New habit…and a bit on books about writing.

April 7, 2010 § 9 Comments

The experiment worked. I could tie its success to spiritual reasons but would likely lose you as a reader if I did so. Let’s just say that 40 days of daily writing “practice” can engender writing as a habit. It has. The “dailies” continue.

In fact, writing exercise has become something that I now look forward to. Crave. Need. Doesn’t matter if I do it for a half hour or half day or (let’s exaggerate here) half a minute. It is to the point that writing practice, writing exercise, feels good. And certain doors (certainly in my memory) bang open each time I sit down to write. (Mind you, this is writing exercise, not writing a novel or anything.)

EARLY WARNING: This blog entry will natter on about a book on writing that included writing exercises. Some of you are yawning already and I get that, it’s ok.

My recent personal challenge was to read my way through some books about writing. Here then, is one of the ones I have finished, and so far, have three notebooks full (on one side of each page) with writing exercises and writing lists. (the other side of the page is for gluing things like ticket stub, cartoons, ideas that I like but have no idea what to do with otherwise. Actually, what I’ve come up with is “scrap writing.”

I will say that the writing comes much more easily as a result of this daily practice. The writing is not  better; it just comes more easily. The words and thoughts and images and memories and silly or simple or silent plots just spill into the exercise book. No required looking back at what was written, no editing, no asking someone to read. It’s an exercise book, for pete’s sake.

And so, after reading/working my way through PEN ON FIRE (reviewed several blog entries ago), I next picked up POEMCRAZY.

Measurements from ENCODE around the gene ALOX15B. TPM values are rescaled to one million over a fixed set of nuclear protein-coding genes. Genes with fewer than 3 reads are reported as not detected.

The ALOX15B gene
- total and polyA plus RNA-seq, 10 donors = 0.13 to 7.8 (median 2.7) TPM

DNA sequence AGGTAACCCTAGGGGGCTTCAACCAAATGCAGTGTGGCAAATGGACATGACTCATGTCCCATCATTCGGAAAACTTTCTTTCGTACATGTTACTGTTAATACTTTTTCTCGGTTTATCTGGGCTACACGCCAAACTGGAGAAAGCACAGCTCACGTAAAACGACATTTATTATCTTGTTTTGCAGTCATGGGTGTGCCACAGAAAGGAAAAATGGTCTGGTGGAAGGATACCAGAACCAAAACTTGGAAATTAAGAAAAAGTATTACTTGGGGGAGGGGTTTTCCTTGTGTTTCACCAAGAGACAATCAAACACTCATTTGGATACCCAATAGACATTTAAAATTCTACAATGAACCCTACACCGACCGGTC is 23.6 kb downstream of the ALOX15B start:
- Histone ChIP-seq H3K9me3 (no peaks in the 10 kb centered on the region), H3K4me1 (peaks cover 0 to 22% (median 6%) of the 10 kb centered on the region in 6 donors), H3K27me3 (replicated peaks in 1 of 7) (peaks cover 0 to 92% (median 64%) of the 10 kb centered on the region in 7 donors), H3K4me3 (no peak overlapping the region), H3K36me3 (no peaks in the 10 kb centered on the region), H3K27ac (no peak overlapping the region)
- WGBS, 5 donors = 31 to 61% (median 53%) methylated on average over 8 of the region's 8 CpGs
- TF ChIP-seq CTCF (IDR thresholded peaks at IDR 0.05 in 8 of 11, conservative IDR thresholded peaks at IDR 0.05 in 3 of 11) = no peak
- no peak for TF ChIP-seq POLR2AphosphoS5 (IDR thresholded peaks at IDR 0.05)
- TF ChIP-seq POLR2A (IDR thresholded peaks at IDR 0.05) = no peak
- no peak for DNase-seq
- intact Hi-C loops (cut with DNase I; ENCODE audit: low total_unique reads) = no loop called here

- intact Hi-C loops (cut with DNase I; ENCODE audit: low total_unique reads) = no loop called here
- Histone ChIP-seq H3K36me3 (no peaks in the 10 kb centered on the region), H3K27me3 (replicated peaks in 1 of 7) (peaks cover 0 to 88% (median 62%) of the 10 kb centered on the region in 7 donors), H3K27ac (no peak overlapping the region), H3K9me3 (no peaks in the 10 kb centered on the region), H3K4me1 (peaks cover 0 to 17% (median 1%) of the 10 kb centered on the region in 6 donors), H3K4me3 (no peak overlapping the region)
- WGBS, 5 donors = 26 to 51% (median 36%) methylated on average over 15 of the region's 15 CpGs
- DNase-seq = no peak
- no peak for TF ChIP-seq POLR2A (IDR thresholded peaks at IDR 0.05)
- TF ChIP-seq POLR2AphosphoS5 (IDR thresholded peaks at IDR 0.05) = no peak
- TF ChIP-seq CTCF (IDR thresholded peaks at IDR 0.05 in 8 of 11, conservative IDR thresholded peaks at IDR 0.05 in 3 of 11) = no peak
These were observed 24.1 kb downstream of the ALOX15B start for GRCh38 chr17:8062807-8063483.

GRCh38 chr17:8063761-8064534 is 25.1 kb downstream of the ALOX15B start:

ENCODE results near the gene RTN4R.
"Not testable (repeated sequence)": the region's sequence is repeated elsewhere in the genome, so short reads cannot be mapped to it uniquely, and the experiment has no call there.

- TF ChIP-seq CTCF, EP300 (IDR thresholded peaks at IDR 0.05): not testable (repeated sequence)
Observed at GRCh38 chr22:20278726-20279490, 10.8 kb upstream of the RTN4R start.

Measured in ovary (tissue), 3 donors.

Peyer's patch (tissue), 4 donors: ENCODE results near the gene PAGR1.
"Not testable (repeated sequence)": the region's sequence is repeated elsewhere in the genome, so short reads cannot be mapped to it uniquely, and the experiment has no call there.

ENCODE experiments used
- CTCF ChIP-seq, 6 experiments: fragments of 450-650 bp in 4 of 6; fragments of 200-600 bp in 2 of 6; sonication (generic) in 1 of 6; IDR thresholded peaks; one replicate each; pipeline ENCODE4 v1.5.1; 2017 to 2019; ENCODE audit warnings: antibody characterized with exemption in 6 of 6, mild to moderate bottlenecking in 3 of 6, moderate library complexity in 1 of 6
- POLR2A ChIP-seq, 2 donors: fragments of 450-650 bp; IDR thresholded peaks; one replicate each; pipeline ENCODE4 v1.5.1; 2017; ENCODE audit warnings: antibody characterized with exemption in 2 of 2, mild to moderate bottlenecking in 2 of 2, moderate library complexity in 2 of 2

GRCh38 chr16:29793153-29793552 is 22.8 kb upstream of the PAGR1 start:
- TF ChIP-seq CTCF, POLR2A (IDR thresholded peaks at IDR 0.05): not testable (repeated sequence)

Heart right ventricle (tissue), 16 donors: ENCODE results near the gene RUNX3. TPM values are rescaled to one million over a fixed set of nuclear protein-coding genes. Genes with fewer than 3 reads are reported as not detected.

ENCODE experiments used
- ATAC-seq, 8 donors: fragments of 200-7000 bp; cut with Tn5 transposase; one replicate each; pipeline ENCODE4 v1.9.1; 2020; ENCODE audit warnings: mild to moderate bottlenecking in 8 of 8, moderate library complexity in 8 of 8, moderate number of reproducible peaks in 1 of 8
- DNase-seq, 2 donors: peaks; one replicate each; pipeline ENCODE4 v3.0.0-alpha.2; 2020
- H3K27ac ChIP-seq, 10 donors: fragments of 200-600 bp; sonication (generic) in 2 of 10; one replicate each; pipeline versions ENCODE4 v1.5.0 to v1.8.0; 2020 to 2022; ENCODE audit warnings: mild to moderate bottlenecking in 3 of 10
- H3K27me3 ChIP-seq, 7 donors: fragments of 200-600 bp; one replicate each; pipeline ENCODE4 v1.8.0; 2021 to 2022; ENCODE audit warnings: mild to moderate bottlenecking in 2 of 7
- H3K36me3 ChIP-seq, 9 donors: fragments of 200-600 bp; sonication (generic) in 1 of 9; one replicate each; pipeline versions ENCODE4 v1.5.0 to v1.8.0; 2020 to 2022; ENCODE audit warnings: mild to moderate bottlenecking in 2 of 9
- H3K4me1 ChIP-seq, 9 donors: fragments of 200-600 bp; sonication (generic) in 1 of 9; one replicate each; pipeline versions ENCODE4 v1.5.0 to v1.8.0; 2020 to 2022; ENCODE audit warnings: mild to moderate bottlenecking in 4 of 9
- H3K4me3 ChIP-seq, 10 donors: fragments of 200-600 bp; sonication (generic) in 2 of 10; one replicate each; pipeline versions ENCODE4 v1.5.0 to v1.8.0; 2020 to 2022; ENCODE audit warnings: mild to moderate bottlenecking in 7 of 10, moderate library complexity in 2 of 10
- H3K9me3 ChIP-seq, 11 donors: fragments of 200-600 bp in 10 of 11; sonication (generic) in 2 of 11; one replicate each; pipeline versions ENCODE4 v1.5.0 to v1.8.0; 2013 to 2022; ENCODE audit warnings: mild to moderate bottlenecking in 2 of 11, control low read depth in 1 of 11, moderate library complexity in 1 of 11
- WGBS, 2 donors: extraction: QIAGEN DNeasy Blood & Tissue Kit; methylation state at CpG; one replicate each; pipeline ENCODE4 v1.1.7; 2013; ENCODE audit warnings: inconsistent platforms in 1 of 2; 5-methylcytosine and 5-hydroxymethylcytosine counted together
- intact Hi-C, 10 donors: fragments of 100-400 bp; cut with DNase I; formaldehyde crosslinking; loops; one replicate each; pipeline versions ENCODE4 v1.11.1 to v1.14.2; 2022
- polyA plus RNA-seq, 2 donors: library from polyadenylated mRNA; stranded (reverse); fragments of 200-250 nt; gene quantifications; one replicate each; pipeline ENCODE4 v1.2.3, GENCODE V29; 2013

It seems to be a thin volume, maybe not taken too seriously in fact, but it’s doable. Once you slow down to tackle (once again, only some of) the exercises, the book takes much longer to get through, of course. You have to be true. If you attempt an exercise, you gotta take it to its max, not cheat the clock or any tangents the subject matter might inspire. You have to be “there.” You have to use pen and paper. Well, you don’t have to, but it works better.

I liked POEMCRAZY.  For several reasons, not the least of which is that poetry should infuse prose, I think. And author Wooldridge pulls out several poetical stops to inspire the writer. Note however that I am prone to elevate Poets to a certain literary pedestal and love them especially if I have even a glimmer of what they’re talking about.

I like the cover. (There we go, leaping!)

POEMCRAZY is a nice little tome, after all, and worth a read. Some of it is so obvious but then, that’s part of the point, dealing with the obvious and seeing it, making it fresh, giving stale vocabulary the boot, playing with structure, making up words. (Probably one of the best exercises in there.) 

Ms Wooldridge is sincere, light hearted yet serious about her work and she does a lot of poetry workshops with children. You have to appreciate that, at least. You get glimpses of her home, her husband and children, her yard, her trees, her walkways and the sounds and slant of light in California. (Thank you, Emily D, for the idea/phrase ” a certain slant of light.”)

Maybe worth having, at least for its size. I kept it in my purse (I carry a big purse, in fact it’s a bag, not a purse.)  The chapters are short, the exercises now and then concrete. Having written your way through it, and gleefully skipping some of the stuff she asks you to do (I begged off of labeling everything in the room with cutesy word combination “tickets”), you will feel accomplished, even if you don’t look back at what you did.


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§ 9 Responses to New habit…and a bit on books about writing.

  • Becca says: